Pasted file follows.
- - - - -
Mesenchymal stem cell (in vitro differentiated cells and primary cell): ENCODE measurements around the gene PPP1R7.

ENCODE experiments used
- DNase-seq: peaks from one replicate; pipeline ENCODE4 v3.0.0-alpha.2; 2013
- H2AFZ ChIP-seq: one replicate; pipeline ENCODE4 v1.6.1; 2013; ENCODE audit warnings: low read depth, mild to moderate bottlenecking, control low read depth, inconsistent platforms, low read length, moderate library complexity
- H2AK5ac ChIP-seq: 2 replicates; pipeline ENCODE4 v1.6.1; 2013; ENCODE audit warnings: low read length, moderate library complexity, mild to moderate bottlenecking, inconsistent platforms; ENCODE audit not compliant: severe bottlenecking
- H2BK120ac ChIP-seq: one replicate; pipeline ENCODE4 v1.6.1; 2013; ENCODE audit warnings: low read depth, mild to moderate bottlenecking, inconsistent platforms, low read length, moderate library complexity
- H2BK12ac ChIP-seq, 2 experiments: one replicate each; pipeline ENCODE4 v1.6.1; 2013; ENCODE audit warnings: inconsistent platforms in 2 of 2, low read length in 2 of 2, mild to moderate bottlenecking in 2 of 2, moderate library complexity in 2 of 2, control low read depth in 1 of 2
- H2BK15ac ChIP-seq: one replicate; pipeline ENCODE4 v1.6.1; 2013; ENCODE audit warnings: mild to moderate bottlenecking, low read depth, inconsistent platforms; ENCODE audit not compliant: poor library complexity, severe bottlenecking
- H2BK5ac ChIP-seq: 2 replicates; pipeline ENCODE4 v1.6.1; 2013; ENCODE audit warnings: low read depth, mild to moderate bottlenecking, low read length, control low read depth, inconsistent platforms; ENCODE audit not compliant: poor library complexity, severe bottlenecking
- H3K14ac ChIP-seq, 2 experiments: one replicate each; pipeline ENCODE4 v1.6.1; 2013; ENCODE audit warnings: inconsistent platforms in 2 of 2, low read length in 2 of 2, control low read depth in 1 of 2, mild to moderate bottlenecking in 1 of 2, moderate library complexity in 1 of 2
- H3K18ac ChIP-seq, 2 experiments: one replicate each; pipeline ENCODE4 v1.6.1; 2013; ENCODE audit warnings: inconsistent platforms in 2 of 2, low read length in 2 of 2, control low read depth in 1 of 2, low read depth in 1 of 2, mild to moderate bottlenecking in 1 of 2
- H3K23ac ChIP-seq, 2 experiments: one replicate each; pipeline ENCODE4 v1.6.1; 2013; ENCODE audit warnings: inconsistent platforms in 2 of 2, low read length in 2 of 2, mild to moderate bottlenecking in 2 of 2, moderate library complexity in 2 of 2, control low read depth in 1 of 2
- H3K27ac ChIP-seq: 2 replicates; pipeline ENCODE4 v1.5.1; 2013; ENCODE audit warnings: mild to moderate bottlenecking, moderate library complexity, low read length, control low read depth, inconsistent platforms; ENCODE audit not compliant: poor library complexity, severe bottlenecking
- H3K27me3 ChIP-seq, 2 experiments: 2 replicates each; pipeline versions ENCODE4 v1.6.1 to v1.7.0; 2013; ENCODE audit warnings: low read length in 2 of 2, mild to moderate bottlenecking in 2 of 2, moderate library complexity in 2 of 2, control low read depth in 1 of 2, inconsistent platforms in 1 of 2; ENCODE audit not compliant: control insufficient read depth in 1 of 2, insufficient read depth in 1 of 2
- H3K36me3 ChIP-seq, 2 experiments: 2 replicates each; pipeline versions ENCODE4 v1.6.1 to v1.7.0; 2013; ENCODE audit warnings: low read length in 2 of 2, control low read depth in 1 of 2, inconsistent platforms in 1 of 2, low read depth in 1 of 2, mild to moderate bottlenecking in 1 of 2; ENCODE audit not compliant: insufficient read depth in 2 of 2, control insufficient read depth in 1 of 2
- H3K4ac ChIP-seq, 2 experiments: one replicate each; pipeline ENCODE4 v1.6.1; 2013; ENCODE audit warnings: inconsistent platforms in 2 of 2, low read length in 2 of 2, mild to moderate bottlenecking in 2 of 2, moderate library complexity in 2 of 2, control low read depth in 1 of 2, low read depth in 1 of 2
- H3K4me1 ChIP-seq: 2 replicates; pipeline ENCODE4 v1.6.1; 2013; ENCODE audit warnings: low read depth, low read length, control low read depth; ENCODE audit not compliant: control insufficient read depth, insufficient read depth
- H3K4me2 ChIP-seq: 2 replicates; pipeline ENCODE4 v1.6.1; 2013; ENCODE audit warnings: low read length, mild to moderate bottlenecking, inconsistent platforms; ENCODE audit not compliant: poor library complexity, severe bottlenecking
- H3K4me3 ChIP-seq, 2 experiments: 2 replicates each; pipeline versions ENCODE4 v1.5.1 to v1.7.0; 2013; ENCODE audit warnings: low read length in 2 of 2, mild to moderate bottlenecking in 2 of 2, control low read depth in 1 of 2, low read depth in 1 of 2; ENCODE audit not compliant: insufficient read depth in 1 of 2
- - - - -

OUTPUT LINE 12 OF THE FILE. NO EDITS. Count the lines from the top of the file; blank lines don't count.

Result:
- H3K23ac ChIP-seq, 2 experiments: one replicate each; pipeline ENCODE4 v1.6.1; 2013; ENCODE audit warnings: inconsistent platforms in 2 of 2, low read length in 2 of 2, mild to moderate bottlenecking in 2 of 2, moderate library complexity in 2 of 2, control low read depth in 1 of 2